From G.K. Chesterton, "God the Rebel," from Orthodoxy.  New York: Dodd, Mead and Company, 1908, as reprinted in Bread and Wine: Readings for Lent and Easter.  Farmington, PA: Plough Publishing House, 2003.

Friday, March 11, 2011

The Best Criticism of Rep. King's Hearings on Islam and Terrorism

While serving a church on Long Island, I came to know a number of the leaders at the Islamic Center of Long Island through interfaith events they sponsored.  I found them to be thoughtful, hospitable, open-minded, peaceful and dedicated to building bridges to people of other faiths in a spirit of graciousness.  The Muslims I came to know were loyal Americans who were grateful to be in a country where they could practice their faith in freedom and safety.  At that time, I also came to know Rep. Peter King who routinely attacked Muslims following 9-11, including members of the Islamic Center of Long Island, and painted Muslims in simplistically broad and dangerously xenophobic ways.

So, I was not surprised but still saddened to hear that King, now the chairperson of the Homeland Security committee, has begun conducting hearings regarding the radicalization of American Muslims in a manner that also paints with far too broad a brush and is dangerously xenophobic.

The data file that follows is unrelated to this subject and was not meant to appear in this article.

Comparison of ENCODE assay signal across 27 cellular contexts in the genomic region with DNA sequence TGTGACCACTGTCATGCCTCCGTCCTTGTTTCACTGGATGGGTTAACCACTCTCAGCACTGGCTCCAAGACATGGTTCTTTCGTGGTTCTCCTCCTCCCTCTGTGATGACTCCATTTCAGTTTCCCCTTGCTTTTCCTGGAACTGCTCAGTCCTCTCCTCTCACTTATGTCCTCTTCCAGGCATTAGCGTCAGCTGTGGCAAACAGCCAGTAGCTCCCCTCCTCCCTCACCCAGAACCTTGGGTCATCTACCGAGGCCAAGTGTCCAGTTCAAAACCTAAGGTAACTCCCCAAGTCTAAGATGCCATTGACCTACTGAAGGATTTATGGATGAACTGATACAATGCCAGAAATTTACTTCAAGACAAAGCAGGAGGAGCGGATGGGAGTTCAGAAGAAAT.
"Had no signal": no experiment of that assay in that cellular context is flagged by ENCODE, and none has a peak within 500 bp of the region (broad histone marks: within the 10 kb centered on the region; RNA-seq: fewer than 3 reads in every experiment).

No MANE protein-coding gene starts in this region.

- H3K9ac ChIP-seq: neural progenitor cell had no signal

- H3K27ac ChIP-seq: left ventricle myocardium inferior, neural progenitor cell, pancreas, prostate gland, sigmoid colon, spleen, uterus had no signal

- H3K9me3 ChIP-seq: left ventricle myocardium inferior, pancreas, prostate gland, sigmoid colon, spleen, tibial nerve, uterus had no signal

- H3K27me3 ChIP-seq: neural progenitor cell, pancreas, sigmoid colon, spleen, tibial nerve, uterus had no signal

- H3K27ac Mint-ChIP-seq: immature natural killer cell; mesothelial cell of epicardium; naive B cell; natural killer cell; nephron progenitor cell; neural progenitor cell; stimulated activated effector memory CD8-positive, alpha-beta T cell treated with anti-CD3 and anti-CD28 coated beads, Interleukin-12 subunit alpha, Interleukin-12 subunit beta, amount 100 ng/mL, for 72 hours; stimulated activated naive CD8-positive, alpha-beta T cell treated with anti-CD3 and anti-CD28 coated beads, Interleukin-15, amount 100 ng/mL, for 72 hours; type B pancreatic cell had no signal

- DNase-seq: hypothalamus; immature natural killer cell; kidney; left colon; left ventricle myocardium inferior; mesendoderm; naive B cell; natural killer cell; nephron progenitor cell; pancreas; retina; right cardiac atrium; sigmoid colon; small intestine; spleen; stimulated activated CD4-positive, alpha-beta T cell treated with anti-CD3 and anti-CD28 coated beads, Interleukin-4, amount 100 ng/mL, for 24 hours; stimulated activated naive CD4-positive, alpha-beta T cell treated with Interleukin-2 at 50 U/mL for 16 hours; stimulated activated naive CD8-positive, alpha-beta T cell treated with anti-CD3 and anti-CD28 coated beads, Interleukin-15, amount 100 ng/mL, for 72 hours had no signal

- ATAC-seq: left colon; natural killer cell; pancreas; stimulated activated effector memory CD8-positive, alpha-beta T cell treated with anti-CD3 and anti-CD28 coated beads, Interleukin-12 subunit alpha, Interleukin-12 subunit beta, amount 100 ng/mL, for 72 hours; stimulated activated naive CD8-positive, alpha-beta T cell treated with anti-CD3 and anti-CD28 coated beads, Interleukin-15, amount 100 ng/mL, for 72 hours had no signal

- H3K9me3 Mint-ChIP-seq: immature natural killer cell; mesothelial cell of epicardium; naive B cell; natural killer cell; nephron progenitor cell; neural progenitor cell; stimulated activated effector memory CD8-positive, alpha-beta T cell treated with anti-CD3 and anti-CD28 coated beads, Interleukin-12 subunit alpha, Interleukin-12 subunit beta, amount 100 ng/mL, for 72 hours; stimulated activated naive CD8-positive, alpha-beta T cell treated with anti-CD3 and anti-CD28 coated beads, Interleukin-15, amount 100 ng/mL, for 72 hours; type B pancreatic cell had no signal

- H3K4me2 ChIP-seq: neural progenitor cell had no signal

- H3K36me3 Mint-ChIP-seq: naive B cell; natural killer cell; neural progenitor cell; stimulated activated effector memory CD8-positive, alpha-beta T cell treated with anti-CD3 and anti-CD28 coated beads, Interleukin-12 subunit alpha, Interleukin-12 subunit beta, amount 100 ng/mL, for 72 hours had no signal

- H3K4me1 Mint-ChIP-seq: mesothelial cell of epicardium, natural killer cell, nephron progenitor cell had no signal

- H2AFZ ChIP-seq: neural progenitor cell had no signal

There's been a lot of criticism of King and his hearings from a number of sources, including Christian clergy and leaders, but the best by far I've read is by Melissa Rogers in the Washington Post today.  Rogers is the daughter of one of my seminary professors and she is by far one of the leading experts on church/state issues and the First Amendment's treatment of religion.  I strongly encourage all thoughtful people to read it.

Lenten Reading Day 2--Following or Admiring?

One of my Lenten goals is to read some particularly "Lent-y" stuff and I'll share it here and elsewhere.  Today, it's Soren Kierkegaard:
"Christ consistently used the expression 'follower.' He never asks for admirers, worshippers, or adherents.  No, he calls disciples. . . It is not adherents of a teaching but followers of a life Christ is looking for. . . to admire Christ is the false invention of a later age. . . No, there is absolutely nothing to admire in Jesus, unless you want to admire poverty, misery, and contempt.